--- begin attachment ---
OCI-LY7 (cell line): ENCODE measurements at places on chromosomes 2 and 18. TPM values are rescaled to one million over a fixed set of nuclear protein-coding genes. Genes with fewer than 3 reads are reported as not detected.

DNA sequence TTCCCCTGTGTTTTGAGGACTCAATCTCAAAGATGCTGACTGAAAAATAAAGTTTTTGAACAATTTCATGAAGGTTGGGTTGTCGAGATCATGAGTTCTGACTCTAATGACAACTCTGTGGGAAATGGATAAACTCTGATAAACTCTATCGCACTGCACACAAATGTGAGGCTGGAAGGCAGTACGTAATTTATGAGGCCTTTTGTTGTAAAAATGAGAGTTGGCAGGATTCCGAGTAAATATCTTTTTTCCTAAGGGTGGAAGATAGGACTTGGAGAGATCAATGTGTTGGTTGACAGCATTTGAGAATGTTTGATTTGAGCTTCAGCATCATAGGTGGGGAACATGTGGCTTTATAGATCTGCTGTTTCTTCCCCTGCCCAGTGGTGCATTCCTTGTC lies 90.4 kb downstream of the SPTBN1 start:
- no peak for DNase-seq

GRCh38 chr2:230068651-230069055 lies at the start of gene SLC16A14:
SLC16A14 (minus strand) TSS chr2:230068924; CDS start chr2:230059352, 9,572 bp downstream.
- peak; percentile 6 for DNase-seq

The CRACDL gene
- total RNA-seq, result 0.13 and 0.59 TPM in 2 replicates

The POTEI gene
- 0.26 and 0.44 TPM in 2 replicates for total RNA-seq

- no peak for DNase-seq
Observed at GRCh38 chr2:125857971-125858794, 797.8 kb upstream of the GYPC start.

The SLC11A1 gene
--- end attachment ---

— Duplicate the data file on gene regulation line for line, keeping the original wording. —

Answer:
OCI-LY7 (cell line): ENCODE measurements at places on chromosomes 2 and 18. TPM values are rescaled to one million over a fixed set of nuclear protein-coding genes. Genes with fewer than 3 reads are reported as not detected.

DNA sequence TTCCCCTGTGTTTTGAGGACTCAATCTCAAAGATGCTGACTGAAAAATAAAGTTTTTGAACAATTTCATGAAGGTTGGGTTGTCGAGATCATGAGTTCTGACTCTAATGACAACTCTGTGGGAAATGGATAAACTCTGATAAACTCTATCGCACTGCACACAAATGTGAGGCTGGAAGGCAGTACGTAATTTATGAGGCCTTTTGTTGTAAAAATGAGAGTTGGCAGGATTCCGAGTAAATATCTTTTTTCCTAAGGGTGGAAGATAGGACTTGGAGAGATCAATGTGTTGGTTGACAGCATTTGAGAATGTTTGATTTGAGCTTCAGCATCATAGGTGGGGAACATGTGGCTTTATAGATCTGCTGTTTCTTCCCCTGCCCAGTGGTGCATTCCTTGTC lies 90.4 kb downstream of the SPTBN1 start:
- no peak for DNase-seq

GRCh38 chr2:230068651-230069055 lies at the start of gene SLC16A14:
SLC16A14 (minus strand) TSS chr2:230068924; CDS start chr2:230059352, 9,572 bp downstream.
- peak; percentile 6 for DNase-seq

The CRACDL gene
- total RNA-seq, result 0.13 and 0.59 TPM in 2 replicates

The POTEI gene
- 0.26 and 0.44 TPM in 2 replicates for total RNA-seq

- no peak for DNase-seq
Observed at GRCh38 chr2:125857971-125858794, 797.8 kb upstream of the GYPC start.

The SLC11A1 gene